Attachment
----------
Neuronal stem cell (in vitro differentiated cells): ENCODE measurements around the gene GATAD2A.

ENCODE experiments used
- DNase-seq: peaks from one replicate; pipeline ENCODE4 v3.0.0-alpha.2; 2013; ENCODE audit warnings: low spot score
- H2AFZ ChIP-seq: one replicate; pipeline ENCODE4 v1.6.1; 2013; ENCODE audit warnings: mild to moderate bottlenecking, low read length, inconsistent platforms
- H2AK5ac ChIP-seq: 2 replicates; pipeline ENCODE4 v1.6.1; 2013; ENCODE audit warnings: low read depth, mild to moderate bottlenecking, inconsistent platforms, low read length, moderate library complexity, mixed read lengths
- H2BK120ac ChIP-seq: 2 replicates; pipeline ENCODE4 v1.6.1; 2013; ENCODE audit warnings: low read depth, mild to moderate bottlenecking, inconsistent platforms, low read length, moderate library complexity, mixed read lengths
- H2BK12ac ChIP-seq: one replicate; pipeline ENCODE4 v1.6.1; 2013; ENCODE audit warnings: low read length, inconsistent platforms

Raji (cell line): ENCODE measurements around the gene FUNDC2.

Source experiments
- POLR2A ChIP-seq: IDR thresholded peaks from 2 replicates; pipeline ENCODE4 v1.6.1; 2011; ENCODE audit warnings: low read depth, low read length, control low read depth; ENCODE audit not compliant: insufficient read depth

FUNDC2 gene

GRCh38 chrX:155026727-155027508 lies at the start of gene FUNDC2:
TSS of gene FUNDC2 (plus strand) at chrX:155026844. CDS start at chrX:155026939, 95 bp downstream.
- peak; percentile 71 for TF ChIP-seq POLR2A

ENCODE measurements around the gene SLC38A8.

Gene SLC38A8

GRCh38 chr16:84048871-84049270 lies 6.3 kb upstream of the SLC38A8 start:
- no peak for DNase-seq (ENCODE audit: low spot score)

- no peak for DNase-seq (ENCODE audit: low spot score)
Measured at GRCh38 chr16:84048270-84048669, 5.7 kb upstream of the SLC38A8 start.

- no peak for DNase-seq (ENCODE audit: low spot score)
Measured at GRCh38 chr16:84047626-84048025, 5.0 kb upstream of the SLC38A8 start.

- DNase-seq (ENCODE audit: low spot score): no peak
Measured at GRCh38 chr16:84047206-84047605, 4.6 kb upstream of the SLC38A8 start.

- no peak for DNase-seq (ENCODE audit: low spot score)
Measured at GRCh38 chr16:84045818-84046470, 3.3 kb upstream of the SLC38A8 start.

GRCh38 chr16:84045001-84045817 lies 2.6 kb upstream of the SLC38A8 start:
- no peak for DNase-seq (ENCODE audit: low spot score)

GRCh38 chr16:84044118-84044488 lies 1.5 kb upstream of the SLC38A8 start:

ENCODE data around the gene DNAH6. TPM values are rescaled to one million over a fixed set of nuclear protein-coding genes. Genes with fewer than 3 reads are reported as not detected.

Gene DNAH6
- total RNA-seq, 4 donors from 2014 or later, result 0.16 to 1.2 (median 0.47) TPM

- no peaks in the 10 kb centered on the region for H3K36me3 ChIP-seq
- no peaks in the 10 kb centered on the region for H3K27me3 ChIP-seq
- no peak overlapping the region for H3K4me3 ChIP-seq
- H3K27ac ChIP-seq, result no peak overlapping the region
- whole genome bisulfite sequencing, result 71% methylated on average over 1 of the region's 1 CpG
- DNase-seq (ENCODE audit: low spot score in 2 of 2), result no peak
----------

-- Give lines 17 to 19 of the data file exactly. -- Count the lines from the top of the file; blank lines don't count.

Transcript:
GRCh38 chr16:84048871-84049270 lies 6.3 kb upstream of the SLC38A8 start:
- no peak for DNase-seq (ENCODE audit: low spot score)

- no peak for DNase-seq (ENCODE audit: low spot score)